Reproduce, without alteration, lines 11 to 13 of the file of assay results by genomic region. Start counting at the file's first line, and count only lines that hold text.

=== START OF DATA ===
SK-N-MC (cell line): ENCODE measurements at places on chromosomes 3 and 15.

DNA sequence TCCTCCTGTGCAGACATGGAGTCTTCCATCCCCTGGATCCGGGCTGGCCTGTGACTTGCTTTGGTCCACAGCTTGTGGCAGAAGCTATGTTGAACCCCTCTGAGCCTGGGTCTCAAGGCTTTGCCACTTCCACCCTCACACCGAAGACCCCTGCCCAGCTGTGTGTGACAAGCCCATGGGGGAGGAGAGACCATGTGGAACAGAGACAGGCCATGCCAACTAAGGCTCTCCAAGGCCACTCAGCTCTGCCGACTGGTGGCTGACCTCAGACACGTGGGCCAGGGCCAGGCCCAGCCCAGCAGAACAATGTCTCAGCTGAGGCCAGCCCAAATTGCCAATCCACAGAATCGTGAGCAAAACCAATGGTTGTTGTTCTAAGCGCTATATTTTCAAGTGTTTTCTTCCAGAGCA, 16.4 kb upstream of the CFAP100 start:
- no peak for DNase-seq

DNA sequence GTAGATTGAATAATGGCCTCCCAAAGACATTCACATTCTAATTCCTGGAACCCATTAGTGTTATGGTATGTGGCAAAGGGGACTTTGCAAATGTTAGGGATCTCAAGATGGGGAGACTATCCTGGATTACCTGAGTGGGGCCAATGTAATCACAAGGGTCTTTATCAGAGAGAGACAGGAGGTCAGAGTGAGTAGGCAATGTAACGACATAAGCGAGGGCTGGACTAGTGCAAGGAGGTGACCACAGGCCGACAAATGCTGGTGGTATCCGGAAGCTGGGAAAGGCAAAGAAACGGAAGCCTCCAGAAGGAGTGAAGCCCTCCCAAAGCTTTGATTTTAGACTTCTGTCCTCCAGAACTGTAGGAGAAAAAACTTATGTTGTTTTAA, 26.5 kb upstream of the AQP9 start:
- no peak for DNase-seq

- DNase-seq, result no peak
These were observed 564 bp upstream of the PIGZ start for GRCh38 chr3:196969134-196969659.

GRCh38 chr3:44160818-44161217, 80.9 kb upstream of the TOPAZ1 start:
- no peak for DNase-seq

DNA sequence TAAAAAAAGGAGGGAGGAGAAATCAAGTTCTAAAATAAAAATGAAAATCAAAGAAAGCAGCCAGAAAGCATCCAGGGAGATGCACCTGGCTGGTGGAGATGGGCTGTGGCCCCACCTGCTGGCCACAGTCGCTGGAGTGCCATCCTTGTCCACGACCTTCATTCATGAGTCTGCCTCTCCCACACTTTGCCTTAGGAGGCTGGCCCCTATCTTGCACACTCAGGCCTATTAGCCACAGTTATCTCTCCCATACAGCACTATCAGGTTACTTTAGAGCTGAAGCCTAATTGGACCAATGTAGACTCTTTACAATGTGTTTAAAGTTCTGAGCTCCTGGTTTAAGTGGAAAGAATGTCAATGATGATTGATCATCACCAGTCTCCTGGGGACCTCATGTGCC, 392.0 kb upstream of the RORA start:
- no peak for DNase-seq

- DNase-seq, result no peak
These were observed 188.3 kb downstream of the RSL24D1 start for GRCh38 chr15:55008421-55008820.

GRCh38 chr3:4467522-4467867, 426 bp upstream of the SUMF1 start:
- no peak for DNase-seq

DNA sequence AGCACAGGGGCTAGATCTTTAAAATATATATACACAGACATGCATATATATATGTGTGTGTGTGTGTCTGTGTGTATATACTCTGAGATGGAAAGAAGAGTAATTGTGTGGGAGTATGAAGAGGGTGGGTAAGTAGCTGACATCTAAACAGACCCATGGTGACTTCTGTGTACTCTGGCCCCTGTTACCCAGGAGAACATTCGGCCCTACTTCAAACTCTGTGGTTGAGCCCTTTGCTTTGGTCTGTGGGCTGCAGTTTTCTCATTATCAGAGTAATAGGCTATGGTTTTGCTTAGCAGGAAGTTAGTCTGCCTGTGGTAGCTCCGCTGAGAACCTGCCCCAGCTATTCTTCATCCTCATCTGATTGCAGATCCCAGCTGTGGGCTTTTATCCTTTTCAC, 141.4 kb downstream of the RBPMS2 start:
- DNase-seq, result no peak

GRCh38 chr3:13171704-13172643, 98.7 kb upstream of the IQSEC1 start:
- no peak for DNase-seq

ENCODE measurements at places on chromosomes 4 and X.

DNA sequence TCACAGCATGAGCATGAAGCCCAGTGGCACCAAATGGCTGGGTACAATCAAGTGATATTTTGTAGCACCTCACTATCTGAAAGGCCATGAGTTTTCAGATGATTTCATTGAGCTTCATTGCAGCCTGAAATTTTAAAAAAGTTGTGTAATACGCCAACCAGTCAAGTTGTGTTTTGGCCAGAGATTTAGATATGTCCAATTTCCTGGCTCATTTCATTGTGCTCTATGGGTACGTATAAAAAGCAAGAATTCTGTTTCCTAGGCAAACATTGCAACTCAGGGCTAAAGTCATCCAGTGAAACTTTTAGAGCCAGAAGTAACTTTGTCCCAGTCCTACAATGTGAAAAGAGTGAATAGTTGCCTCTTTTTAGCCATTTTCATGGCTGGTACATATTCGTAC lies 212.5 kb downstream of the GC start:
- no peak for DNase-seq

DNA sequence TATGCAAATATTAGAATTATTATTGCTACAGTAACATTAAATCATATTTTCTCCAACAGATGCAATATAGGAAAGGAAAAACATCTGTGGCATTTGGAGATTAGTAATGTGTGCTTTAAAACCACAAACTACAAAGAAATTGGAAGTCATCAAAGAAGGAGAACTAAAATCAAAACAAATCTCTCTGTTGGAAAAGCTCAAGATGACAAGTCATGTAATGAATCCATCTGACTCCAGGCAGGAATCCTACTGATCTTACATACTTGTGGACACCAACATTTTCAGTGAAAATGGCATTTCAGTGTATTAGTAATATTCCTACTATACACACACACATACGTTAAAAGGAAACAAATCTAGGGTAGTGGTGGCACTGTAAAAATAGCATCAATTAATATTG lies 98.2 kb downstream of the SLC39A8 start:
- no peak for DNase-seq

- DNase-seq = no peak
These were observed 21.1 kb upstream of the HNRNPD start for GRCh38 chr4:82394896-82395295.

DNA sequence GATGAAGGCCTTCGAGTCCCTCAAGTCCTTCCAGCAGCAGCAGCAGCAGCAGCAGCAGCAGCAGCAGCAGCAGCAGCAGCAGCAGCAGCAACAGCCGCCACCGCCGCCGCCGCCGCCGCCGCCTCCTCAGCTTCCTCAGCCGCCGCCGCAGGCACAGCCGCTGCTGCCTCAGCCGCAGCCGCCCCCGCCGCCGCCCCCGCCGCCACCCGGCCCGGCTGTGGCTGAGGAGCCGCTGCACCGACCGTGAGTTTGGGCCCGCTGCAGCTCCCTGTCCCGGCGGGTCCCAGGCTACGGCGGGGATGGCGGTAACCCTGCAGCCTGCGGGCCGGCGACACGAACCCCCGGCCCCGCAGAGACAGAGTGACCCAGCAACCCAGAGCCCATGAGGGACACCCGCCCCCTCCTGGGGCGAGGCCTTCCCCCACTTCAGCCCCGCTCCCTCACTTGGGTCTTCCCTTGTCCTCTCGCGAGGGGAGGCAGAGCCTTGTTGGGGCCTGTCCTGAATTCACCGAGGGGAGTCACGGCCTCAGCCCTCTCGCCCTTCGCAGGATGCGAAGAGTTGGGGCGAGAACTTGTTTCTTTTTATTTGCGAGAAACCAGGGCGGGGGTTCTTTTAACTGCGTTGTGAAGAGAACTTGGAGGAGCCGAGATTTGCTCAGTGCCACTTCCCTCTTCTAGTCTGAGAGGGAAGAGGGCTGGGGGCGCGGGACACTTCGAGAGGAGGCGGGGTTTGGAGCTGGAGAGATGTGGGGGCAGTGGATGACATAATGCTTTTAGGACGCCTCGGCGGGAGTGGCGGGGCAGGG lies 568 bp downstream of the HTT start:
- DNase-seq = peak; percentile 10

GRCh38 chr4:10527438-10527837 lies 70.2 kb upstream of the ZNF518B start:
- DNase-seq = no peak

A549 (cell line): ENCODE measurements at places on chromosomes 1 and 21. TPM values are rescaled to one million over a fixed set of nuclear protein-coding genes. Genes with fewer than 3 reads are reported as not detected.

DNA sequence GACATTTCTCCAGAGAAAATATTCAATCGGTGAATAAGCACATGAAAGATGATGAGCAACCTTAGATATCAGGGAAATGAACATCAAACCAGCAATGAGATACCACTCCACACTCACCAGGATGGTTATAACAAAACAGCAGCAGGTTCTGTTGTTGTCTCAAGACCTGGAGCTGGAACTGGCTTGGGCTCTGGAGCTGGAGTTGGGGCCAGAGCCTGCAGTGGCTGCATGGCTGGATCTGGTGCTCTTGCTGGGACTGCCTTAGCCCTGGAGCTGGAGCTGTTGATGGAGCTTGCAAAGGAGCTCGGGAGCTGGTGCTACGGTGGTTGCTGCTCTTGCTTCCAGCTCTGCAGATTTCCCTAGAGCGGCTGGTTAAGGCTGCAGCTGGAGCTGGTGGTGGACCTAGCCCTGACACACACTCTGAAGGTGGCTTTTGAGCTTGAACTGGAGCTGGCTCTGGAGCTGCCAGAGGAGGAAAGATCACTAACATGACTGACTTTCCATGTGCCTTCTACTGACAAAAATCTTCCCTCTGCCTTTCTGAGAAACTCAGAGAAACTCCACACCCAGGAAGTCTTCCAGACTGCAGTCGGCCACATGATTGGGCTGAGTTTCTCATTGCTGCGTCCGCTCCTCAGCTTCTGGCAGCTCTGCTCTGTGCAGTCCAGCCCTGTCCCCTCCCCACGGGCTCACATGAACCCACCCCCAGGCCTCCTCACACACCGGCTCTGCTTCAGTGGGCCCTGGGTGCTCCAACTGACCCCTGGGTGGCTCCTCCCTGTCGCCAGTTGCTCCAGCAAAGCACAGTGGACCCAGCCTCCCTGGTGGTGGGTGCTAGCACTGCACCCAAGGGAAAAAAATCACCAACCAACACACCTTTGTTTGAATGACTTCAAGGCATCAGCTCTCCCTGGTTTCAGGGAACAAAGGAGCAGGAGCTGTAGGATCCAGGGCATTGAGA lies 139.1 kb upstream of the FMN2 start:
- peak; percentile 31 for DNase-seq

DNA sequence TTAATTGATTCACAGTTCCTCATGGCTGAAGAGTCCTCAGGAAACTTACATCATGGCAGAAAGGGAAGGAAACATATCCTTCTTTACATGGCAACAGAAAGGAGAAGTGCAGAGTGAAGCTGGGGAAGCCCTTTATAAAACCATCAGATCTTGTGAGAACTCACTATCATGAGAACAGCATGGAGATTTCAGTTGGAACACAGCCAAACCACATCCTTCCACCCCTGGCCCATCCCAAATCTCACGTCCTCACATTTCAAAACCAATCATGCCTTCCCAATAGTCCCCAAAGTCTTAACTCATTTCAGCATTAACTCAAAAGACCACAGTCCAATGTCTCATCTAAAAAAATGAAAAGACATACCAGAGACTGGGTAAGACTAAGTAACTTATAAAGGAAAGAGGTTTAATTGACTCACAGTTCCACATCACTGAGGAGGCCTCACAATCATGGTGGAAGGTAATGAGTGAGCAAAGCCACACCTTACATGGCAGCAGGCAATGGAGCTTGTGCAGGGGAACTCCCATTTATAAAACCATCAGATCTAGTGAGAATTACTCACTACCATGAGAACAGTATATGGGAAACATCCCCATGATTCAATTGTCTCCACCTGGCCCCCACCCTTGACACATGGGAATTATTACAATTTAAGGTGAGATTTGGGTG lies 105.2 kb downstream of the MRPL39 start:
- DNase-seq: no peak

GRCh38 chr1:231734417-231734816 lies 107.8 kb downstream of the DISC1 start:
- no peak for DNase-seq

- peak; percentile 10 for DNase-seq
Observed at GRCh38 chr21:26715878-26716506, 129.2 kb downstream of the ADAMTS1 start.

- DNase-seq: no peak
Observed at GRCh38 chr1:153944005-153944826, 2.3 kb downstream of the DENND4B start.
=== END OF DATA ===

- no peak for DNase-seq

- DNase-seq, result no peak
These were observed 188.3 kb downstream of the RSL24D1 start for GRCh38 chr15:55008421-55008820.